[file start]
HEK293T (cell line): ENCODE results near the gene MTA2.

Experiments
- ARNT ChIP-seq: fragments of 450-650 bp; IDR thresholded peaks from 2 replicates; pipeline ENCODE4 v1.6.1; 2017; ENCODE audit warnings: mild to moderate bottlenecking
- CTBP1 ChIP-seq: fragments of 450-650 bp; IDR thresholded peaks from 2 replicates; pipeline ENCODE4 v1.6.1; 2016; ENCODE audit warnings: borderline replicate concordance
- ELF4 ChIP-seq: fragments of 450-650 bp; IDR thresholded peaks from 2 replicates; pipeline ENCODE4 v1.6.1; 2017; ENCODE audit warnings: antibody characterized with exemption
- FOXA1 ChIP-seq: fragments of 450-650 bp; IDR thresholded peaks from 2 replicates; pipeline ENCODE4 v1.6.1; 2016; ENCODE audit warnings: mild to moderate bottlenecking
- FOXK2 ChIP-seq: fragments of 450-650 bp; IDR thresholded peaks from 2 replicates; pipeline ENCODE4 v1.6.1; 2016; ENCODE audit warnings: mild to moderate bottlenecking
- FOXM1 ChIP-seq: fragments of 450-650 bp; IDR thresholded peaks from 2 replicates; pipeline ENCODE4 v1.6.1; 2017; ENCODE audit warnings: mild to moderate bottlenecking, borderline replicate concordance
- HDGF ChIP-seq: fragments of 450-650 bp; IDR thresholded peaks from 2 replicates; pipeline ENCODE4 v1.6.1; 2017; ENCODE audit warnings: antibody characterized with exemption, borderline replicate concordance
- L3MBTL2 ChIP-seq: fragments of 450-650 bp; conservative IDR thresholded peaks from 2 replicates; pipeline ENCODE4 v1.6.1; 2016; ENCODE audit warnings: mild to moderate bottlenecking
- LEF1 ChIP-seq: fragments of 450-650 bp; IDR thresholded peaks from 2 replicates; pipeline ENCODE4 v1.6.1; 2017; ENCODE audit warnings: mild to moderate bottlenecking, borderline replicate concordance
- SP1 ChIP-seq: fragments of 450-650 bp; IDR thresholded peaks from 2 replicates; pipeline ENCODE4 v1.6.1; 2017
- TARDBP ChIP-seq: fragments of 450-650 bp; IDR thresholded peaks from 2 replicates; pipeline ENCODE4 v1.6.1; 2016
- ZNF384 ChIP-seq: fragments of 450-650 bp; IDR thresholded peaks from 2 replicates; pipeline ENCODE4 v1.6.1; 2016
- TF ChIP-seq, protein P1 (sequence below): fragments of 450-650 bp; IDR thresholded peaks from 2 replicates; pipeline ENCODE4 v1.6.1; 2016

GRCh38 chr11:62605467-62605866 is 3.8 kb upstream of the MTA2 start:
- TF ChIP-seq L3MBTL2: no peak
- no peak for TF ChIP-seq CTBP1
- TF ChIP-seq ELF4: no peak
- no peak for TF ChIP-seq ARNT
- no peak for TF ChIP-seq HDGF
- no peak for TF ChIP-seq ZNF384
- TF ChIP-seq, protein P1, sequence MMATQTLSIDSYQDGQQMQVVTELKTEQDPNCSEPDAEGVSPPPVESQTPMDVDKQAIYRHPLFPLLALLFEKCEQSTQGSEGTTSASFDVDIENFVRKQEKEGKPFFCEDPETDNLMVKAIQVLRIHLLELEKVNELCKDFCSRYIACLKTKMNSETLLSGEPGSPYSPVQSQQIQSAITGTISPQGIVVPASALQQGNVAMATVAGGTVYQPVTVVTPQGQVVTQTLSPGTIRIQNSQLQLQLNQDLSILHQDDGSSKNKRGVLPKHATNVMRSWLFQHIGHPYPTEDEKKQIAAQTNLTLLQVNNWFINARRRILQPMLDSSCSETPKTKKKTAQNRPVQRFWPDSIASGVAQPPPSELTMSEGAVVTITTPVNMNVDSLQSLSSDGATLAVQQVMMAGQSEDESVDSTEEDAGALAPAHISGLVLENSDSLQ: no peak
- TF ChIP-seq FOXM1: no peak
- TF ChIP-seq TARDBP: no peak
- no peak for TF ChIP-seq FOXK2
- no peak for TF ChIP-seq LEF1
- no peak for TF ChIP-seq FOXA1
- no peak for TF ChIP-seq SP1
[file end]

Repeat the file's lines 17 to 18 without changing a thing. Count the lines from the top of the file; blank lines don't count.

- TF ChIP-seq L3MBTL2: no peak
- no peak for TF ChIP-seq CTBP1